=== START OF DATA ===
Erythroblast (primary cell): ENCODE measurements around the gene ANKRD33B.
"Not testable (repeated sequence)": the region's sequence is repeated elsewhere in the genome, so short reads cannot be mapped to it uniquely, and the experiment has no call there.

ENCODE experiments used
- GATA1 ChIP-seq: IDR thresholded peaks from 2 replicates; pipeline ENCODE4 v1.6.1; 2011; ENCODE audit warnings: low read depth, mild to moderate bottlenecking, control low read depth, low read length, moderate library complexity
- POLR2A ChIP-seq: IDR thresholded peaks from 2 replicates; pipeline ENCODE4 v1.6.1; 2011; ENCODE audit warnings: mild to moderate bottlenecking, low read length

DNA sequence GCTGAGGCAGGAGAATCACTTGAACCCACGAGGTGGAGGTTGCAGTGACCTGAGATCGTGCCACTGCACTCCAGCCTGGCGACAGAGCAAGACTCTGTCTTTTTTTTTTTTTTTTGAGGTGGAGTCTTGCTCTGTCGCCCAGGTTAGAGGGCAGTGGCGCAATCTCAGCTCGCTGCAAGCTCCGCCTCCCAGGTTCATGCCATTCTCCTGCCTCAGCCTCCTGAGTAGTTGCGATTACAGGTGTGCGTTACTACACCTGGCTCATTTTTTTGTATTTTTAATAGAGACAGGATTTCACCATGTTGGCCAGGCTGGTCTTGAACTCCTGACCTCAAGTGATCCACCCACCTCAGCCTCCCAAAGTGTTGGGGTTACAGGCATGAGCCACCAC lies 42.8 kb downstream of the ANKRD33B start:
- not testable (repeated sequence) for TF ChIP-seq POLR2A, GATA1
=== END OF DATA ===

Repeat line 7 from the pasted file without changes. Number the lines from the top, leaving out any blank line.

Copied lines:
- not testable (repeated sequence) for TF ChIP-seq POLR2A, GATA1